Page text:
The Origin of the Split Button: Separating Fact From Fiction

By: Nina McManus, W’21, Work Study Student, Sweeten Alumni House 

Constructed in 1981 by Swedish sculptor Claes Oldenburg, the “Split Button” is seated in front of Van Pelt Library. The aluminum sculpture weighs 5,000 lbs. and is sixteen feet in diameter. The total cost of the sculpture, including transportation and installation, was $100,000. The funds were generated by the University, private donors and a grant from the National Endowment for the Arts. It has become one of the most popular landmarks on Penn’s campus and is a common meeting point for students. However, the sculpture has not always been so beloved.  

At the time of its creation, there was much controversy surrounding it. At the unveiling, the Button created controversy on campus, with critics calling it “a poor addition to College Green.” Students felt that the sculpture was intrusive and out of place with its surroundings. Others couldn’t find the significance of the button and where it was placed. Today, however, it serves as a landmark and a focal point of Penn’s campus.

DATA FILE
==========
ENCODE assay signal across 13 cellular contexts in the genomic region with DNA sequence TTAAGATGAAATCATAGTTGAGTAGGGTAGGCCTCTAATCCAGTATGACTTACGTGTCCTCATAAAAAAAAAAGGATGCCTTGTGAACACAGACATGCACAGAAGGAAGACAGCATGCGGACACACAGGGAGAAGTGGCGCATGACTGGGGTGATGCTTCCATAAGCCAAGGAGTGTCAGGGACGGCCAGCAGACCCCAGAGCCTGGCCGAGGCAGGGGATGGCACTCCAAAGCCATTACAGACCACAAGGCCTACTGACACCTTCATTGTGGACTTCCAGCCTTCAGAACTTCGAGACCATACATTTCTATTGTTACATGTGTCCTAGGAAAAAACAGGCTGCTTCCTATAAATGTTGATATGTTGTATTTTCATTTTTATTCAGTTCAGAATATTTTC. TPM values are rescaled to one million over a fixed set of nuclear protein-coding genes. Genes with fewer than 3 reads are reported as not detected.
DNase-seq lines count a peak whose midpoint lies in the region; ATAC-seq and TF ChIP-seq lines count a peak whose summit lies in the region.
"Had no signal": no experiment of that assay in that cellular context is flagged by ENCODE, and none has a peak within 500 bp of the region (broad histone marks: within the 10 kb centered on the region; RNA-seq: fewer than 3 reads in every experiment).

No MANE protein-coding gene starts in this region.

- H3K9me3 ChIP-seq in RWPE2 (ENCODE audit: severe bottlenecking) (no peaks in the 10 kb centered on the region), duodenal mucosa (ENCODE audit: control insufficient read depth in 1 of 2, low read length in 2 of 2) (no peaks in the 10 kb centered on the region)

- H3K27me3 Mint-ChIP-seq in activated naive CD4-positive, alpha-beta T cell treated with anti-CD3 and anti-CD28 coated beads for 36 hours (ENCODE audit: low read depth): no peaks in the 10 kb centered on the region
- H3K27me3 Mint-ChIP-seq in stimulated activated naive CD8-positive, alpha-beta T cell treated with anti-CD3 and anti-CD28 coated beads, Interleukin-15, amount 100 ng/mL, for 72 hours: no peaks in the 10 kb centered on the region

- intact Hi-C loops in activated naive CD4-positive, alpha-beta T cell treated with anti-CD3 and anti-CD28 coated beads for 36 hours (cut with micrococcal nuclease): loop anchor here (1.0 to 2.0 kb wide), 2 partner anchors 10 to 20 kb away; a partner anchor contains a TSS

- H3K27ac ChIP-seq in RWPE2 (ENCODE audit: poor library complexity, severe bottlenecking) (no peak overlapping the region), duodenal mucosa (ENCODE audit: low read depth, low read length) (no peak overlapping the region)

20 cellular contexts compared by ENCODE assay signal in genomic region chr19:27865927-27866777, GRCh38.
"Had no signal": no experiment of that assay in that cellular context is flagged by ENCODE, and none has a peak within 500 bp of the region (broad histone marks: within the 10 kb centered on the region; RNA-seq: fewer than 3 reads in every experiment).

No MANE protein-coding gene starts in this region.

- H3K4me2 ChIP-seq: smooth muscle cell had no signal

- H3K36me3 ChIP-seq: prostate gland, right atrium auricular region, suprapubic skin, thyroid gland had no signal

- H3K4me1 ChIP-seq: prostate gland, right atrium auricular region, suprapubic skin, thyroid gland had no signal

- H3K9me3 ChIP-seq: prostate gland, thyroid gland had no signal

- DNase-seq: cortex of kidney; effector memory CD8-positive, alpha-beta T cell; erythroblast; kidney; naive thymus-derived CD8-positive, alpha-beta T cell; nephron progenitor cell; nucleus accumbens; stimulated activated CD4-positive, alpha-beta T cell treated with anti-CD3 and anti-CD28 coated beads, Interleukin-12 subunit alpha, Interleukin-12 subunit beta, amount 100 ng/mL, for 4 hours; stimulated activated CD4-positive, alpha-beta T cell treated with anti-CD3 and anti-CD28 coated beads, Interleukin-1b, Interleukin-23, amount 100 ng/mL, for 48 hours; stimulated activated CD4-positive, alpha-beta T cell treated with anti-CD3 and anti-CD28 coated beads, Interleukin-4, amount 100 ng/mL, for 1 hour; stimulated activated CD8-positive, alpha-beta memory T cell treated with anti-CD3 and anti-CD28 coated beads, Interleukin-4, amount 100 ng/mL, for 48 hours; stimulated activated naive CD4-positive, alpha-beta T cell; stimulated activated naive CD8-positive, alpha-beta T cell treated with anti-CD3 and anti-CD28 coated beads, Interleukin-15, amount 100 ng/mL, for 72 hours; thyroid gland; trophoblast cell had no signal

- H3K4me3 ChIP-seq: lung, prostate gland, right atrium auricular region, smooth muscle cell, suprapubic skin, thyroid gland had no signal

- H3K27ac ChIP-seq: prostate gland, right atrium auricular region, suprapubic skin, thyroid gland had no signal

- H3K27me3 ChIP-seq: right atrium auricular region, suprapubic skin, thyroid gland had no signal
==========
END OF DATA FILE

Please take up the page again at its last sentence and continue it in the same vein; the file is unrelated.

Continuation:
There is also a popular myth surrounding the Button. It is said that when Ben Franklin sat down in his chair atop the statue in front of College Green, his button popped off his vest, rolled away, and split in two where it landed in front of Van Pelt Library. However, Oldenburg, the sculptor’s creator, gave an interview to The Philadelphia Inquirer on June 9, 1981, in which he said that the crack in the button represents the Schuylkill River and it divides the button into four regions: a nod to William Penn’s original design of Philadelphia as centering around four symmetrically placed parks. Whichever interpretation you prefer, the Button is an important part of Penn’s campus culture. 



The Split Button after its 2017 restoration. Photo: Rebecca Elias Abboud. 



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